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The allegations are so pulpy, the reports sound more like a gritty drama than real life.
“I think it’s pretty fucked-up I had to suck his dick in order to keep my job,” a witness reportedly overheard a woman say in the bathroom of the Lansing City Market.
Two witnesses reportedly identified the man in that liaison as retiring 54-A District Judge Hugh Clarke Jr. The woman, witnesses said they were told, was speaking to Lansing attorney Edwar Zeineh — and she was Zeineh’s employee.
City Pulse has obtained a police report through a Freedom of Information Act request containing the two witness statements, which allege Clarke had a drunken sexual encounter in a bathroom stall near the Waterfront Bar & Grill. The alleged incident occurred more than two-and-a-half years ago, in December 2016.
After taking their statements, police handed the case off to federal authorities. Lansing’s former police chief, Michael Yankowski, said the police turned the matter over to the FBI to avoid any conflict of interest in a case involving a local official. Though the FBI may have investigated the alleged incident, Detroit field office special agent Mara Schneider said the agency isn’t now.
“The matter was referred to us but there is no ongoing FBI investigation,” Schneider said, citing FBI policy for her inability to comment further.
Though rumors have circulated in local government circles about the alleged incident, with Clarke leaving the bench, it seems they may remain just that. No charges were ever filed, and Clarke has not been publicly punished or sanctioned, but questions remain about what became of the complaint. Clarke did not respond to repeated requests for comment.
The police complaint relies on statements by a 25-year-old man and his 23-year-old girlfriend who were in town from Florida to see family. They said they were at the bar on a night shortly before Christmas 2016. They were visiting with a friend of the male witness at the bar when the friend “mentioned to him that a girl had told him that a judge up at the bar was making sexual advances at her and another girl.”
The friend, a shop owner, knew a lot of people “due to the location of his business,” the male witness said. He identified Clarke and Zeineh to the witnesses and reportedly told them the woman worked for Zeineh. The witnesses provided dates for the incident in their separate statements one day apart but otherwise generally told the same story.
Both witnesses alleged they saw Clarke leave for the bathroom with the woman identified as Zeineh’s employee. The male witness described the man they believed to be Clarke as “a B/M, approximately 60 yrs. old, a little 6’ tall, freckles on his face, possibly wearing glasses,” according to the complaint. The female witness provided a similar description.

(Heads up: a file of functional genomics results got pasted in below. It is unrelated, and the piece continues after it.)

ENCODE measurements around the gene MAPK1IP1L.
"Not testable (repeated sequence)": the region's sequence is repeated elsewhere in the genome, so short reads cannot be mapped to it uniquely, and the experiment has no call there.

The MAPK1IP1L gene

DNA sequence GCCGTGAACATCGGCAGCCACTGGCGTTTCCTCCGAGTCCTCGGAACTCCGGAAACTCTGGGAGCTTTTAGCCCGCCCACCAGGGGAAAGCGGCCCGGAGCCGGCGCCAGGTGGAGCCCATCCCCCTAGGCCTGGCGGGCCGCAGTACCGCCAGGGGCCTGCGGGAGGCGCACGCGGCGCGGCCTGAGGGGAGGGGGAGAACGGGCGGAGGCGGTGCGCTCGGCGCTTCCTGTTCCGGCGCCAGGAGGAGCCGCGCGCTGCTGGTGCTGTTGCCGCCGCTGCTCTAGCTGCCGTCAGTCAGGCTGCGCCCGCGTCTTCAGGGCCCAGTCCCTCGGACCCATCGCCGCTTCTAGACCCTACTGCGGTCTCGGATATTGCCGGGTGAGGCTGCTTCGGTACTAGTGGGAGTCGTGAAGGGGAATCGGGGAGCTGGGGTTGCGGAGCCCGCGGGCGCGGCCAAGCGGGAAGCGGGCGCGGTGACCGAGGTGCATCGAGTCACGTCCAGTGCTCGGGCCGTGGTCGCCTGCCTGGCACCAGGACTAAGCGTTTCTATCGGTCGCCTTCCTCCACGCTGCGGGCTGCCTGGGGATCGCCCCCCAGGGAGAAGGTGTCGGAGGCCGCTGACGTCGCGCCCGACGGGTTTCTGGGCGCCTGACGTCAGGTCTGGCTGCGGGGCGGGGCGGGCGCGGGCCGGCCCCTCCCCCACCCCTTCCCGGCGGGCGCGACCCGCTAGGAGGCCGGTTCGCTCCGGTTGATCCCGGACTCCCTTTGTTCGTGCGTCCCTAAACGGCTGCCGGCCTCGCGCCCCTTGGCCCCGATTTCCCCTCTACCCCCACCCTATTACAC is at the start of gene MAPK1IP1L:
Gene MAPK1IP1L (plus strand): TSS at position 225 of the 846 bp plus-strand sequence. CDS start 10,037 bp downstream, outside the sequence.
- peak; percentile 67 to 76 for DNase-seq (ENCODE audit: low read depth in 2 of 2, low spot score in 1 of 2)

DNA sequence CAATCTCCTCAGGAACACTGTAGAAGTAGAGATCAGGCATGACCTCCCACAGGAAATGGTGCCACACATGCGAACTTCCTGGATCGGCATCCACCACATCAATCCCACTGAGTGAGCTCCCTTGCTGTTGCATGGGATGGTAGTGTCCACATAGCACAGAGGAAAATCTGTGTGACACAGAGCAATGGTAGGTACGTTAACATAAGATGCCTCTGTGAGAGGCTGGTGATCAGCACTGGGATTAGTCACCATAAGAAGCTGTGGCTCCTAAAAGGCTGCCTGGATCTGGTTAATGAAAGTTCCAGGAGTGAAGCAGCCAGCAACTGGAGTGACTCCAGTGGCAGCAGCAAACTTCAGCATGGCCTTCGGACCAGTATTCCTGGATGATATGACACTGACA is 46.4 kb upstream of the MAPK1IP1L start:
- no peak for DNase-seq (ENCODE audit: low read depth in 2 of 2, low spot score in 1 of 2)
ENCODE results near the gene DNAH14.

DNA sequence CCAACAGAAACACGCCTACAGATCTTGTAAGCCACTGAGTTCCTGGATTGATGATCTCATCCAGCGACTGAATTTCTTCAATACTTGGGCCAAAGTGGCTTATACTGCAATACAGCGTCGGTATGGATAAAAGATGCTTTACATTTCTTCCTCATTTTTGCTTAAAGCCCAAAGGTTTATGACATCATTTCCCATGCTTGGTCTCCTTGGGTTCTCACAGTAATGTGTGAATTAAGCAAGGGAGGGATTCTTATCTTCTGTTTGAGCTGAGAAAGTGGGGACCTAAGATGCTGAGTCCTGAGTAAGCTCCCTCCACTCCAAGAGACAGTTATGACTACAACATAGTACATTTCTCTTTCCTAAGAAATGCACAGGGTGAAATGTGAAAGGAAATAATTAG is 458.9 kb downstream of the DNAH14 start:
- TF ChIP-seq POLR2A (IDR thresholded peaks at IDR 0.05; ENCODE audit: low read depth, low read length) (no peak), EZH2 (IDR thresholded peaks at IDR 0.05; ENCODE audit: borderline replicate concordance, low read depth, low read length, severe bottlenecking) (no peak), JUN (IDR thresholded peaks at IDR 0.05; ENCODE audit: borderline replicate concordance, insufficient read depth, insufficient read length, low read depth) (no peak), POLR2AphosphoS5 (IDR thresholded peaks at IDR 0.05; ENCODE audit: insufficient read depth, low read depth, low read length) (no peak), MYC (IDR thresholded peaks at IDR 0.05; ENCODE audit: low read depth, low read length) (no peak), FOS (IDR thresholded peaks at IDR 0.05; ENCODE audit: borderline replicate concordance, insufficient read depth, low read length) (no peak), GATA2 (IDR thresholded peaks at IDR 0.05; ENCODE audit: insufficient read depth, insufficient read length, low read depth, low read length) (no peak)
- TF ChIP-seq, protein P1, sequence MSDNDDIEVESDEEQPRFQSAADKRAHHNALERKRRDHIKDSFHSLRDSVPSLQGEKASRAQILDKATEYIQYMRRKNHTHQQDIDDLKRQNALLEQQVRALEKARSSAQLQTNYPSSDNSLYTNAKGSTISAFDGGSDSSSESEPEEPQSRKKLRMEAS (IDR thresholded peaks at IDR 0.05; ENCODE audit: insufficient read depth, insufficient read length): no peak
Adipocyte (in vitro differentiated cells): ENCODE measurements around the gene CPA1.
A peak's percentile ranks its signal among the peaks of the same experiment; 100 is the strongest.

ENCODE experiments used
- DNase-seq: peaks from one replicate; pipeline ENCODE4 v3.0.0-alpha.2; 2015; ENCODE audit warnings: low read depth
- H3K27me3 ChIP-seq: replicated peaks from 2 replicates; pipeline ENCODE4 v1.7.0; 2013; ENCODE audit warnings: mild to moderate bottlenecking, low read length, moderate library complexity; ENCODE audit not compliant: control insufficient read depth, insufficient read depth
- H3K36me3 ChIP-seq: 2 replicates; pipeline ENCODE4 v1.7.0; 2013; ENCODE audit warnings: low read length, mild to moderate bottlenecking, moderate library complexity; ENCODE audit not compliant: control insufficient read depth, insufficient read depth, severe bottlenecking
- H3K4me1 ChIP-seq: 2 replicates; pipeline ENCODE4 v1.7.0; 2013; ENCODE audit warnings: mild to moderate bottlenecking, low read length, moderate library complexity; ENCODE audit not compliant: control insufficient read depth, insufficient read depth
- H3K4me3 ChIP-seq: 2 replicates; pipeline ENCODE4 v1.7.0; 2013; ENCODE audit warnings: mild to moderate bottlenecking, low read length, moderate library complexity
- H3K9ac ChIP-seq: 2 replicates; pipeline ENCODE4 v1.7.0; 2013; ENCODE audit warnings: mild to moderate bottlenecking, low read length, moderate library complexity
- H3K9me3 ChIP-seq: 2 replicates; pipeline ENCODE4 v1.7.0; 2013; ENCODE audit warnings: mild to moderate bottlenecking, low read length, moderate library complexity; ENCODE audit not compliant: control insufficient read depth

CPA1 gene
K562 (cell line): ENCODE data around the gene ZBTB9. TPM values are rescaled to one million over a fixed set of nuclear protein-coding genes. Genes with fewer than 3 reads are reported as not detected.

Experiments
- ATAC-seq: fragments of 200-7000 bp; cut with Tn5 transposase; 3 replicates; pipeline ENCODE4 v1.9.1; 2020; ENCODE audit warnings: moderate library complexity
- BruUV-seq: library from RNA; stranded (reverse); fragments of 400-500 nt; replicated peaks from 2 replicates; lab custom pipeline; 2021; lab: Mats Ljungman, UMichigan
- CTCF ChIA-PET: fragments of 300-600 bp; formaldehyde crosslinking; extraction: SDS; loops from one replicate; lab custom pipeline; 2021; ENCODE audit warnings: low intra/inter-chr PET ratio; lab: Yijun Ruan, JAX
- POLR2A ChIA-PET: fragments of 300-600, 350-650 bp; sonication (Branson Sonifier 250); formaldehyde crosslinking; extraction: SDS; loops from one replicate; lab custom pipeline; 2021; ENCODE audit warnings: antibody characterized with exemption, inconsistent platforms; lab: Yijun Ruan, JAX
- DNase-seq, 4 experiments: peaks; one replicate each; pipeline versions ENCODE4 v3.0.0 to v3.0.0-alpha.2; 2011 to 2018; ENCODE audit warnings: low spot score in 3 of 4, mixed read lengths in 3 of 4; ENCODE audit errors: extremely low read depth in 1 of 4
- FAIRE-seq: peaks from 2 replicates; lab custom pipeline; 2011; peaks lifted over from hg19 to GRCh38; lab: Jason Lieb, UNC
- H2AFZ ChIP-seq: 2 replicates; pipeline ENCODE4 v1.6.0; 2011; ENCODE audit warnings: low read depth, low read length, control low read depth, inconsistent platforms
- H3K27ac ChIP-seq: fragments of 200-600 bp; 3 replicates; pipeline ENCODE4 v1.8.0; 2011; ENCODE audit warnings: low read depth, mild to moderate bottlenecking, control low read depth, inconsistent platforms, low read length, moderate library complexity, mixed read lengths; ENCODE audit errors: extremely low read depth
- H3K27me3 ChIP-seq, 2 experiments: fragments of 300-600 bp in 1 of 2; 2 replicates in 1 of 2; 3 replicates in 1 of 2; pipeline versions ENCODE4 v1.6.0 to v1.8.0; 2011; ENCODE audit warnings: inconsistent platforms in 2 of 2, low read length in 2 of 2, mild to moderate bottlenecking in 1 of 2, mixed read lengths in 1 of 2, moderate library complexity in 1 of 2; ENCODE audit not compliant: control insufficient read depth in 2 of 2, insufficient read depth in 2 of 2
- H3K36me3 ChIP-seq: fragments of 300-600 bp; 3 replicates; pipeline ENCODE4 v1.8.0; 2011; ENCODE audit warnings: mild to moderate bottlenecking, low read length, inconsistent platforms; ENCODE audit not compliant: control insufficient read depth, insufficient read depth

According to the police complaint, the female witness followed them into the women’s restroom and took two brief videos of the alleged encounter from a nearby stall. The female witness said she followed them because she was “nosey.” Little is identifiable in the videos aside from two sets of shoes, and in one video an individual is kneeling. Other areas of the video were pixelated by police.
According to the statement, after the couple left the bathroom, Zeineh approached and spoke with them briefly. Zeineh reportedly then went to use the men’s bathroom and the woman joined him. The male witness followed and told police he found her sitting on the sink while “the male was going to the bathroom.”
The report goes on to say that the woman “apologized” to the male witness “for being in the men’s bathroom but said she was there to have a conversation with the male.” The male witness “described her demeanor as nonchalant.” The male witness then entered a stall, from which he “overheard the female tell the male, ‘I think it’s kind of fucked-up that I had to suck his dick to keep my job.’”
The male witness told police that after this incident he felt that there might be “some connection between the lawyer and the judge that would have compelled the female to participate in this act and then talk to her boss about it in the way that she did,” the report said.
All the witness’ names were redacted from the police report. The woman who allegedly engaged in sex with Clarke was never identified by name. City Pulse has withheld her description by witnesses due to the implication of sexual coercion contained in the allegations. Despite multiple attempts to contact Zeineh, he also did not respond to requests for comment.